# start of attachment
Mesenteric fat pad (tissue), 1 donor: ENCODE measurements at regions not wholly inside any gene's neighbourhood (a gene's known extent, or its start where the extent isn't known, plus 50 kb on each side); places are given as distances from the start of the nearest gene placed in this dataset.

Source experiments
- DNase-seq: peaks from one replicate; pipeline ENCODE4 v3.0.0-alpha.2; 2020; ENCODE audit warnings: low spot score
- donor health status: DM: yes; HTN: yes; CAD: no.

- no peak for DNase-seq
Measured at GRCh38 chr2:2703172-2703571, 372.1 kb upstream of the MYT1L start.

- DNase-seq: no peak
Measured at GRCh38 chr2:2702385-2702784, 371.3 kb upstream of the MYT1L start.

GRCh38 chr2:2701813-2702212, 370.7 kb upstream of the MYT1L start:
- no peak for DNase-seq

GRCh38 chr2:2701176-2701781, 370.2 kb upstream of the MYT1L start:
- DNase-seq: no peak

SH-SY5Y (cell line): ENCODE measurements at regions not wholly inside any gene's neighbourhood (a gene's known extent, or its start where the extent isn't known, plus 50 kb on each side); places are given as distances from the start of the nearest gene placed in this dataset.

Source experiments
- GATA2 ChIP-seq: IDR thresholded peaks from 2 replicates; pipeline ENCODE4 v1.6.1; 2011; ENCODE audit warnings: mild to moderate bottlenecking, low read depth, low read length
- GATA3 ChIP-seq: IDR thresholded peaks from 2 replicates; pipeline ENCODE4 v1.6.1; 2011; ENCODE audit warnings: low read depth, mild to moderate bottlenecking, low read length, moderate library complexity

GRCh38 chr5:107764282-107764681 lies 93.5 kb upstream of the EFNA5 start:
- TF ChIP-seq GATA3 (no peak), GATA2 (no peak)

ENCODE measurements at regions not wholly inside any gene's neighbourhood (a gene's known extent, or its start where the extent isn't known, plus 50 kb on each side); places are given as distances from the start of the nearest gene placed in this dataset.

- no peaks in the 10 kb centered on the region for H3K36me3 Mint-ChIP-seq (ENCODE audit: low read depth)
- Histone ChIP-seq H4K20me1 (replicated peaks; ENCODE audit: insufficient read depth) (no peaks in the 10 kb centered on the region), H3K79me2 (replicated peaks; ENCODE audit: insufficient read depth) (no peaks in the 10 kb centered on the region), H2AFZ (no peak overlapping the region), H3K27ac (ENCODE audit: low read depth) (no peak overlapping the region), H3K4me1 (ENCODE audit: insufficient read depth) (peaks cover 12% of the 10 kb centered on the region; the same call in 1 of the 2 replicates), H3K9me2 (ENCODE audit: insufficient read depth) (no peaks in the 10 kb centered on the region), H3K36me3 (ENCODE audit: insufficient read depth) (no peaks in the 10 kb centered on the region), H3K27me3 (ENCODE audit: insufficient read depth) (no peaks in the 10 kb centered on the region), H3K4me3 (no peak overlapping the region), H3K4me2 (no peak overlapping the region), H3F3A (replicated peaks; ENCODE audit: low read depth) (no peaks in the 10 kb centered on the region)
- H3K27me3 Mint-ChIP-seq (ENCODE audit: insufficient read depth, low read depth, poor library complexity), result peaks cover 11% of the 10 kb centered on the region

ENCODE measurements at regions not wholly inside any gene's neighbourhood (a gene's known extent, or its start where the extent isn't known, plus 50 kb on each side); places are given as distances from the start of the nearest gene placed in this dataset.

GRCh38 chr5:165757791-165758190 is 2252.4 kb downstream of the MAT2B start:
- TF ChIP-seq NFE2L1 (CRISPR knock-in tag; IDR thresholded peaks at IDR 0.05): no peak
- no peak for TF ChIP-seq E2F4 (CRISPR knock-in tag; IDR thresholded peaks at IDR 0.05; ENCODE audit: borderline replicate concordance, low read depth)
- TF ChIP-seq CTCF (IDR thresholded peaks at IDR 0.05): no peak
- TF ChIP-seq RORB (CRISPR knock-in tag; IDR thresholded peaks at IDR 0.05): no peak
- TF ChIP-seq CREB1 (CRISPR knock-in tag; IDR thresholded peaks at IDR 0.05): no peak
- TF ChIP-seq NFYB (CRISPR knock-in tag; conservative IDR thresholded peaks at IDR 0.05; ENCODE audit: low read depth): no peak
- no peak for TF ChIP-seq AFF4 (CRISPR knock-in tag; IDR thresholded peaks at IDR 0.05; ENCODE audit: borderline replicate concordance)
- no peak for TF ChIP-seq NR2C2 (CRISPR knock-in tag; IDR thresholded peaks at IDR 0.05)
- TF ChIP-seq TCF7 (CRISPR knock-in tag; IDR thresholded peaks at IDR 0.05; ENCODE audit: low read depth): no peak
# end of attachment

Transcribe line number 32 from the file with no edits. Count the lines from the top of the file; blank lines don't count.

- no peak for TF ChIP-seq NR2C2 (CRISPR knock-in tag; IDR thresholded peaks at IDR 0.05)